Suddenly, a chorus of sharp pains pierced her shoulder. Gael grasped feebly behind her and met fur just as the wolf-man that had bitten her grabbed both arms and them tugged hard out to the sides. Lady Wolfsbane thought for certain the beast would tear them both off, but Sifaol rose a hand and with an incoherent shout of syllables, shot three swirling, brilliant orbs of Light at the wolf-man’s face, violently driving it back with each orb’s collision, causing the creature to howl its anguish and release her mother. As Gael struggled to steady herself, Sifaol grabbed her firmly by the elbows and Amaeris shot a hole in the stunned creature’s chest.
“They are behind us!” Rinald shouted to those less watchful and fired off another crossbow bolt.
As Amaeris hurried to reload her shotgun, another wolf-man sprang from behind a rock at the young woman. She exhaled sharply as the creature landed on her chest. The youngest Wolfsbane tried to raise her gun as a shield between her and the beast but with a wild yet intelligent look in its eyes, the wolf-man tore it from her hands and it went spinning away across the scree and into the darkness. Trying to fend it off with her arms, to keep the creature as far from her face and throat as possible, Amaeris felt it sink its teeth deep into her forearm and she could not stop the scream that erupted from her.
A dizzying, nauseous sensation washed over her, and Amaeris felt her arms losing strength. The wolf-man snapped its maw viciously at her face with an anxious bark, saliva running from its lips like one who has eaten an overly juicy breakfast fruit.
With a yipe, the wolf-man sprung up from Amaeris, once more taking her breath away. Panting, she looked up to see the kitchenhand one cleaver short, the missing one protruding from the roaring creature’s back as it spun on him. The injured wolf-man slashed its claws with abandon, swiping gashes across the kitchenhand’s face and forearms and chest until he was a ragged mess of blood seeping from torn skin and tattered cloth. Finally, the kitchenhand found himself trapped with his back against a boulder and his front still besieged sharp claws and teeth.
Amaeris scrambled for her shotgun, but it was nowhere in sight. All there was near her was the scree scattered across the ridge’s face. She scooped a handful of the detritus and feebly began to pelt the injured wolf-man with it. It snapped its head around to face her and growled, giving the tattered kitchenhand the time to bury the remaining cleaver in the thing’s head.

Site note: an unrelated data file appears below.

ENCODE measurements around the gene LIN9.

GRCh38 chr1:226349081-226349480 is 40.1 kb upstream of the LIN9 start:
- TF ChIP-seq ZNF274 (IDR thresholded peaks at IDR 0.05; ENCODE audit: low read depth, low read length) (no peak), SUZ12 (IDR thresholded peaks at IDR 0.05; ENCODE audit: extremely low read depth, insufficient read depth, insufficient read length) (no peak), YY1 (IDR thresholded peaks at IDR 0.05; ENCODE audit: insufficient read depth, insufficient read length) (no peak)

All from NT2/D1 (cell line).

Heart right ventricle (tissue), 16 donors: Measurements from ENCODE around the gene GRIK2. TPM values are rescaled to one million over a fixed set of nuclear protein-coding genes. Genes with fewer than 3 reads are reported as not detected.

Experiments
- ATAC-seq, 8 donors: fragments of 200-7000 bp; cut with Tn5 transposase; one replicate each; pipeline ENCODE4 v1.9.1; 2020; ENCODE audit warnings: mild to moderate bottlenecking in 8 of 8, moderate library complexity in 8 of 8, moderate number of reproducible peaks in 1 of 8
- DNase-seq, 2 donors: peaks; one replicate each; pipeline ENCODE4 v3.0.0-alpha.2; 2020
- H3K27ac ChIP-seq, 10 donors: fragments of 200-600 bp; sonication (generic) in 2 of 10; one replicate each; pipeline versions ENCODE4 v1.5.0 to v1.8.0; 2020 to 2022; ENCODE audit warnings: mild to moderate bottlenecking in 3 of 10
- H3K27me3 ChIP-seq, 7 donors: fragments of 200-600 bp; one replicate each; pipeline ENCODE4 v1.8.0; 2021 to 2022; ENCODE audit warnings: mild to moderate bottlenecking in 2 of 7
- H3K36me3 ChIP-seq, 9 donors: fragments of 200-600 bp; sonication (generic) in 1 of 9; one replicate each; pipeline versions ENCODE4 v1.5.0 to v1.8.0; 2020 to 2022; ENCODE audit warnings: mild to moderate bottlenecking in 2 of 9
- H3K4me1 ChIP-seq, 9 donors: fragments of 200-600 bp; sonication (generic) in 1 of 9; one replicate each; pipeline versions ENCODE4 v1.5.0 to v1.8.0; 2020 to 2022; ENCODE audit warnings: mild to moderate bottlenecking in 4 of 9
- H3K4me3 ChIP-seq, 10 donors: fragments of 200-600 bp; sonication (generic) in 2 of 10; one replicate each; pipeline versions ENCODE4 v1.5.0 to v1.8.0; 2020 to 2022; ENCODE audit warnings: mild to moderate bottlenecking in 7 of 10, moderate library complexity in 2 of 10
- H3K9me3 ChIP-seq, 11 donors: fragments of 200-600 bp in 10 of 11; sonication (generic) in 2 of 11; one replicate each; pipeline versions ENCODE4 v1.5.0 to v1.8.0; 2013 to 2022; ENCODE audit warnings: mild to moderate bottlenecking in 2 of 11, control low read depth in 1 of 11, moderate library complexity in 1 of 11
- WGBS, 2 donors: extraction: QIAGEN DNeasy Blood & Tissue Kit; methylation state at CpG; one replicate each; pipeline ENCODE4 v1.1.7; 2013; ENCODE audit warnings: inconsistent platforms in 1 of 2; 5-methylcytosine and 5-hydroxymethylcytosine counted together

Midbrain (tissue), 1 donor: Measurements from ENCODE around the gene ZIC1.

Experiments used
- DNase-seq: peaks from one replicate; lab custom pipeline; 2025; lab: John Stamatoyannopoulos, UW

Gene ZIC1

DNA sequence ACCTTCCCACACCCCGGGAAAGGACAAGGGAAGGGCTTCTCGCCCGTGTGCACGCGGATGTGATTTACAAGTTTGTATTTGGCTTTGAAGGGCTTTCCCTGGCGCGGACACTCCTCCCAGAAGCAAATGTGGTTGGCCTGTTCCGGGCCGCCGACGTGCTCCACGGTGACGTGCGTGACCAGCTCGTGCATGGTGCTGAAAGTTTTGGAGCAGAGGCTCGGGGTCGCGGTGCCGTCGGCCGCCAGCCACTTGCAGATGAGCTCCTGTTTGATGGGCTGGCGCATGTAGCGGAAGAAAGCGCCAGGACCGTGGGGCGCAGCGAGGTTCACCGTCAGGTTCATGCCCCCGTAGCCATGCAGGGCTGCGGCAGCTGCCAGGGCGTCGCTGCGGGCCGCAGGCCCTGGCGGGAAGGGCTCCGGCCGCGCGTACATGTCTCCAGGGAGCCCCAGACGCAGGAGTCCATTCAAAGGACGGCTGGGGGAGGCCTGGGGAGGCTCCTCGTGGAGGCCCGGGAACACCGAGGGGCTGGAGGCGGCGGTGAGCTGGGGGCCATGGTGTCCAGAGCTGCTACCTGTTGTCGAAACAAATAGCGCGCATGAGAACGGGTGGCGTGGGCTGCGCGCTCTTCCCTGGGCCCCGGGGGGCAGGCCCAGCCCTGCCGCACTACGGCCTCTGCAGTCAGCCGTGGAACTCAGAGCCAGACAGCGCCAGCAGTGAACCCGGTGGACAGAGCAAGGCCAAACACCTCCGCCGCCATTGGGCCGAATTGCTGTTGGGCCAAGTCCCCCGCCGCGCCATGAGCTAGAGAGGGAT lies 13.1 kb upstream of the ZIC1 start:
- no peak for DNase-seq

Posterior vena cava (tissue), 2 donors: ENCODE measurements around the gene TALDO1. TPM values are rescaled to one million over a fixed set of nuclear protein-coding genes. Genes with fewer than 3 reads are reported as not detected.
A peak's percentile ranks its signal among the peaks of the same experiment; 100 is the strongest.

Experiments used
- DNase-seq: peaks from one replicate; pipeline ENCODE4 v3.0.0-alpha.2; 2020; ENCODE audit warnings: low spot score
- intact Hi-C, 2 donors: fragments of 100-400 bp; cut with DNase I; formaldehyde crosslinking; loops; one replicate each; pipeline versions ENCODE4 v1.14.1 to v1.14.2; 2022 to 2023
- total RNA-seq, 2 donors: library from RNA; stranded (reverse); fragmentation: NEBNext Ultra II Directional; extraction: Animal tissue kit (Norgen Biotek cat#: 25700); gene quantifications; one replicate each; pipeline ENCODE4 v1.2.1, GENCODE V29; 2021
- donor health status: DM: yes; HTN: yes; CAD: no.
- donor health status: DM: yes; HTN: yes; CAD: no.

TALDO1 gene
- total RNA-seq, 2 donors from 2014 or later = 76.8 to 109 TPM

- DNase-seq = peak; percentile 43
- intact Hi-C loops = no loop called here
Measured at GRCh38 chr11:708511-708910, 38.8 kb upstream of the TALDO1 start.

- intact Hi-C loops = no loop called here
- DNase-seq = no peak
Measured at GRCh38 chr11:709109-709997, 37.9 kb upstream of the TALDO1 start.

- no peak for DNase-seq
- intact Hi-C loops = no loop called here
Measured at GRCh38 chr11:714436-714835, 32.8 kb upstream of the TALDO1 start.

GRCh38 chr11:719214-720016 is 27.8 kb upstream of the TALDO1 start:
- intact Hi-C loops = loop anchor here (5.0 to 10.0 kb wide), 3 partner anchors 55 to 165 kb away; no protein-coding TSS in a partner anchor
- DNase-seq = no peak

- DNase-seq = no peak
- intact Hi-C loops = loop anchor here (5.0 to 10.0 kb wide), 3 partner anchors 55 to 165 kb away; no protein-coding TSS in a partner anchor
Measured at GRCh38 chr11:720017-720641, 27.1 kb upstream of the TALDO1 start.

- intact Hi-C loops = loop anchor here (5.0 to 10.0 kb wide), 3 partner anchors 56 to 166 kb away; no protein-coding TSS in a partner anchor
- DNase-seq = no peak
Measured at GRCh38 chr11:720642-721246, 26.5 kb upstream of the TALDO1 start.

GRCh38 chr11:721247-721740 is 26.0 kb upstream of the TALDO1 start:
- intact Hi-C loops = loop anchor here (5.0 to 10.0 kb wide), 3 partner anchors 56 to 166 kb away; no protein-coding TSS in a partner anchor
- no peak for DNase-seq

Pulling bandages from her waist pouch, Amaeris hurried over to the wounded man, and gaped at him in horror. He was drenched with blood from dozens of deep slashes inflicted by the now-dead beast. She was startled from her awe when he grasped her forearm, and weakly shook his head. “Go help… your… Lady mother…” he gasped, his breaths coming quick and shallow from the shock. Then, his grasp went slack and his chest stopped moving.
Biting back more tears, Amaeris turned to Sifaol and their mother. Sifaol’s arm hung limply to her side, but she was cursing through a quick prayer to mend the bone and skin enough to continue. Lady Gaeladrial was haphazardly tossing small handfuls of glowing seeds at the two remaining wolf-men. One was crouched upon Rinald’s chest, and snarled its displeasure at Lady Wolfsbane when one group of seeds struck its back and burst in a myriad of tiny, green-colored explosions. The second and last visible wolf-man slashed capriciously at a figure beneath it wearing a comely violet dress that made Amaeris immediately think it was Sifaol’s chambermaid, Dahna.
Amaeris continued her desperate search for her shotgun, it could not be far. But her eyes kept being drawn to the terror playing out beside her.
Neither creature seemed to take much notice of the strangely colored and sized fungi sprouting around them. Lady Gaeladrial met eyes with Sifaol, who cast glorious golden bubbles of Light around both Rinald and Dahna. Then, their mother made a furious gesture that immediately erupted the fungi into a rain of painful and toxic spores. They clung to and seared the flesh of the wolf-men and ripped them apart from the inside when the creatures inhaled them. One stumbled off, already coughing blood, and swooning on all fours. The second, spun around and blinked its feral red eyes, angrily clawing at the pain searing into its sockets until its face was a bloody mess.
Then, it howled its outrage and sprang at Lady Gaeladrial.
A large crossbow bolt drove into the wolf-man’s side and knocked it aside from its path with a thump. Rinald quickly fumbled with a second bolt as the creature turned with a snarl and padded toward the older man.
The echo of a shotgun blast rang off the ridge face, and Amaeris cocked the gun and let the empty shell drop. It hit the ground the same time the last wolf-man did.
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Parting Thoughts: The Worgen are biting all the things! And obviously I have barely touched on the Scythe so far. (The Scythe of Elune, that is, for those less “lored.” Hmm… I like that made-up word.) So like the caption says – much more to come. I just did not want to miss my Mr. Bear deadline!
And one of these days I will get better at setting up more active screenshots. That would equal more screenshots in this post, for sure.
But OMG, I killed the dog! <sob> WTF is wrong with me?? :(( This from the woman who cries during Animal Cops and every time she has ever read Where the Red Fern Grows and would rather see the dog live to the end of a movie/book over ALL the people! <cry>
I am totally fired…
EPIC FAIL!! <– In Epic PURPLE!!
If you liked this story aboutthe Children of Greymane, perhaps you would also like my other stories starring them (in chronological order):
- Beginning in the Middle
- You Are Here
- Children of Greymane
- Deciphering Chimera
- Hunting the Hunters
- A Day in the Life of a DK